Mexican Americans Essay

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Starting in the late nineteenth century until the end of World War II, the immigration policy in the United States experienced dramatic changes that altered the pace of immigration. High rates of immigration sparked adverse emotions and encouraged restrictive legislation and numerous bills in Congress advocated the suspension of immigration and the deportation of non-Americans (Wisconsin Historical Society). Mexican American history was shaped by several bills in Congress and efforts to deport all non-Americans from the United States. The United States was home to several Spanish-origin groups, prior to the Declaration of Independence. The term “Mexican American” was a label used to describe a number of Hispanic American groups that …show more content…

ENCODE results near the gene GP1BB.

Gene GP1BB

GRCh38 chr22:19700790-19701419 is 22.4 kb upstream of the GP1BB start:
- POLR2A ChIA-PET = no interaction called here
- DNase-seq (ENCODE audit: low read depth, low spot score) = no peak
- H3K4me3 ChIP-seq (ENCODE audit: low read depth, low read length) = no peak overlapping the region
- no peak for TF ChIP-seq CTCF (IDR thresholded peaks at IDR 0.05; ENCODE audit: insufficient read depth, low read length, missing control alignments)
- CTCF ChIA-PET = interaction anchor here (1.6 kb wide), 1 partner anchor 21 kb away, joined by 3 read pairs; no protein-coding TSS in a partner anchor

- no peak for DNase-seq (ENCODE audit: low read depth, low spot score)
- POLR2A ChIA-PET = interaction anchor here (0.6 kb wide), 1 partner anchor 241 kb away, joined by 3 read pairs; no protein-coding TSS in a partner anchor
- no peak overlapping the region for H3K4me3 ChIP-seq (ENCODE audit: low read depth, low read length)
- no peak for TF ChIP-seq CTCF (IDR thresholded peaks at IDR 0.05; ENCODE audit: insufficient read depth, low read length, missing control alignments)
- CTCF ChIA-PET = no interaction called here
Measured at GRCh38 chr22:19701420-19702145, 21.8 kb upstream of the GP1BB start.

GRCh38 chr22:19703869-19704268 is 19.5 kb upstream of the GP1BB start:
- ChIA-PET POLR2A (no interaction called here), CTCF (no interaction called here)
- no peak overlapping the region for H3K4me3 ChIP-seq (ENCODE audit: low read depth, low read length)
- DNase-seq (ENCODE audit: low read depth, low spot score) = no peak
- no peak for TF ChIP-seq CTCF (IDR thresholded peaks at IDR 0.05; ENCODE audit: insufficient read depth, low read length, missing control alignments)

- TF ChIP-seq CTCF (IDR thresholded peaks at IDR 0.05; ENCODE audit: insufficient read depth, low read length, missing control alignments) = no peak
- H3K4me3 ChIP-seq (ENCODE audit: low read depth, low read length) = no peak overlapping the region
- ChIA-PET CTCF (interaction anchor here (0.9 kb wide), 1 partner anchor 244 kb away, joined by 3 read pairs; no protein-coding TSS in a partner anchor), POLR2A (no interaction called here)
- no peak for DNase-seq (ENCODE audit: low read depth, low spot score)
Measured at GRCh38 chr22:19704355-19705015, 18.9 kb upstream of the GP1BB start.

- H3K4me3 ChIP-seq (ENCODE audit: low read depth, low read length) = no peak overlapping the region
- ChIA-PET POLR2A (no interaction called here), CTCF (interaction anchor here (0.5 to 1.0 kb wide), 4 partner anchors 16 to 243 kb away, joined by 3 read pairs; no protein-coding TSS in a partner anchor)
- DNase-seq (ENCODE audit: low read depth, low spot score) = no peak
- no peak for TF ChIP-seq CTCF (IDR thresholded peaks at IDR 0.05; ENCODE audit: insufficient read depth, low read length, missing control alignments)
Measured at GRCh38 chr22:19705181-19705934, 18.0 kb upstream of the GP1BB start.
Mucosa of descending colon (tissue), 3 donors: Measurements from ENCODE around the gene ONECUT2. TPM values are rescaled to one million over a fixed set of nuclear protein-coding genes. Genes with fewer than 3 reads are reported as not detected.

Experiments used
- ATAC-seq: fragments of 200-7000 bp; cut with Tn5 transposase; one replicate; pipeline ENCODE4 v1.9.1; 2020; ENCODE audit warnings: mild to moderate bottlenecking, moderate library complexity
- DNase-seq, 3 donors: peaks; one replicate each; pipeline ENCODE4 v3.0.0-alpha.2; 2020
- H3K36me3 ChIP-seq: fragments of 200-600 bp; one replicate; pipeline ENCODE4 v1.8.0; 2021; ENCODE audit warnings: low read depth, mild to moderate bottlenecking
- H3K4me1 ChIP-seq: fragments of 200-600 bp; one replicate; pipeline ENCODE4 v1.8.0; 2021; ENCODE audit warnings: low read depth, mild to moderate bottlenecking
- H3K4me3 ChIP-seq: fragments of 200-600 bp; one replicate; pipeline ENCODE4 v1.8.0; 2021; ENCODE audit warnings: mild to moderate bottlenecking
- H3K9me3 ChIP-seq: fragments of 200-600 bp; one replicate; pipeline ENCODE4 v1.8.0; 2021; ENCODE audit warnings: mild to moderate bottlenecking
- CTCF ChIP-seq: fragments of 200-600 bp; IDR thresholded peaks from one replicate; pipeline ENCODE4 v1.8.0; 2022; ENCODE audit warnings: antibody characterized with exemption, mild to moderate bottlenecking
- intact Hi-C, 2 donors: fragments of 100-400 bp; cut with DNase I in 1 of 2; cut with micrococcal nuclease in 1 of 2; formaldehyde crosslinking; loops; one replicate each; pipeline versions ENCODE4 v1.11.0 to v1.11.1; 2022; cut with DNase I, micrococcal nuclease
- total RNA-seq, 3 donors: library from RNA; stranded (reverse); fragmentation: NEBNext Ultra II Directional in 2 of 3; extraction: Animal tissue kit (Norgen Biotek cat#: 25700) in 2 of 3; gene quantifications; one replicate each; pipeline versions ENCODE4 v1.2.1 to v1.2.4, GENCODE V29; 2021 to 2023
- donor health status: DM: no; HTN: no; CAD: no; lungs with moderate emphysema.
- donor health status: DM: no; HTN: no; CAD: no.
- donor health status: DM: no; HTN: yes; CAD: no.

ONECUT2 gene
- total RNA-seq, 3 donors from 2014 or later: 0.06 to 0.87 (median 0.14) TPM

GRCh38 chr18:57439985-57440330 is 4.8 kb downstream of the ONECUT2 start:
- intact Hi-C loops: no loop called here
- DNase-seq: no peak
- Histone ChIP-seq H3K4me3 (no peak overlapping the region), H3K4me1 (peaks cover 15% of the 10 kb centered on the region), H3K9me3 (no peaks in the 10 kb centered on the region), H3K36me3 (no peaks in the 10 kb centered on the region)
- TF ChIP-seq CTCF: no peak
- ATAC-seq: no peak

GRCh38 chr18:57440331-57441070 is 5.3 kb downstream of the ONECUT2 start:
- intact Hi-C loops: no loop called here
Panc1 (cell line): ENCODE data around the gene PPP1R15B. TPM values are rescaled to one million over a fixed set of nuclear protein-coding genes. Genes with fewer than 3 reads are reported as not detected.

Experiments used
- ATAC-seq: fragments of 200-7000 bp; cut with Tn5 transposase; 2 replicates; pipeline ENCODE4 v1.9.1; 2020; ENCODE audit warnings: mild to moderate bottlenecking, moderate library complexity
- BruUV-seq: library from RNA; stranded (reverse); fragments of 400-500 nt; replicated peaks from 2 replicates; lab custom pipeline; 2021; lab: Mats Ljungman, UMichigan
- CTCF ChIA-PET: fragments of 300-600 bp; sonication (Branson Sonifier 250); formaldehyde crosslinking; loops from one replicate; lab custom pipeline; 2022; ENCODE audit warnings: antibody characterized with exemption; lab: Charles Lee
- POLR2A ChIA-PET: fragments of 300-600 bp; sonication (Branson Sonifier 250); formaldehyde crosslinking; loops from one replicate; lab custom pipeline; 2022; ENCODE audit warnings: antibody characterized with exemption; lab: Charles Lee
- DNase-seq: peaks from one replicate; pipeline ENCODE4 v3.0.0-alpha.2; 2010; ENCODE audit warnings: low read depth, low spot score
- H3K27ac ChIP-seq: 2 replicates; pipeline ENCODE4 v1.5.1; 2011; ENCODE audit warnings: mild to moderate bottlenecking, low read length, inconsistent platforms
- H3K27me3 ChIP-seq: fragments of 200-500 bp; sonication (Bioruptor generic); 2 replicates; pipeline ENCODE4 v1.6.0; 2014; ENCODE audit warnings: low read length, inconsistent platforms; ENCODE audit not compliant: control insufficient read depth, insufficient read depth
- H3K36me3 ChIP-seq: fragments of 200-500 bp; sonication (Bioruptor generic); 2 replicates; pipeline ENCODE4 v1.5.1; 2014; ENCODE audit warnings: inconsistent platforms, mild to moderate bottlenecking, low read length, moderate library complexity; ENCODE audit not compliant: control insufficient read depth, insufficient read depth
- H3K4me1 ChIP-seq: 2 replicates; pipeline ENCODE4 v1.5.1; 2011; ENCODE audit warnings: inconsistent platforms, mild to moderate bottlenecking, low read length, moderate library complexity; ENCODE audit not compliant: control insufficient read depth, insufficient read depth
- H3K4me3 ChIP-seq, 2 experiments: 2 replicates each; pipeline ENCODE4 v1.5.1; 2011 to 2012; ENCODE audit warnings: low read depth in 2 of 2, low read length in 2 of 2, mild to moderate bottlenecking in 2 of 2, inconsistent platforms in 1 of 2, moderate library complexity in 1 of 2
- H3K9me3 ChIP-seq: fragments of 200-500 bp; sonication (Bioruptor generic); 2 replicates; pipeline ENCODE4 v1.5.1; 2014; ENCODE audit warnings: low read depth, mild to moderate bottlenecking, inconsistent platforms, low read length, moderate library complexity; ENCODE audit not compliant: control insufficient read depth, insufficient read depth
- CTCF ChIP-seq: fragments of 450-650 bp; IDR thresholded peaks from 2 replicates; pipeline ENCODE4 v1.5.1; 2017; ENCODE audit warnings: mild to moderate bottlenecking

Mexican Americans and American Indians have been traditionally more disadvantaged than other Americans in regards to income, and education (Mitz). According to the 2007 U.S. Census Bureau report, 21.5 percent of Mexican Americans and 25 percent of American Indians live at or below the poverty level (Health). However, both groups have been able to maintain a large majority of their traditions when compared to other Americans. Their traditions and culture can be seen through religious beliefs, value systems, cuisine, and economic structures (Healey). Despite over a century of powerful attempts to Americanize both Mexican Americans and American Indians, both groups have successfully been able to preserve their heritage and traditions. Mexican Americans also shared problems of poverty and discrimination with African Americans. According to Healy, Mexican Americans, like African Americans, have been viewed as cheap, unskilled agricultural labor that has been methodically excluded from mainstream America. Unlike most immigrants from Europe, who lived in urban areas, Mexican Americans and African Americans were prone to live and work in rural parts of the United States. Because both groups lived in less urban areas they had limited resources for education, skill development and economic opportunities. At the same time, however, Mexican Americans

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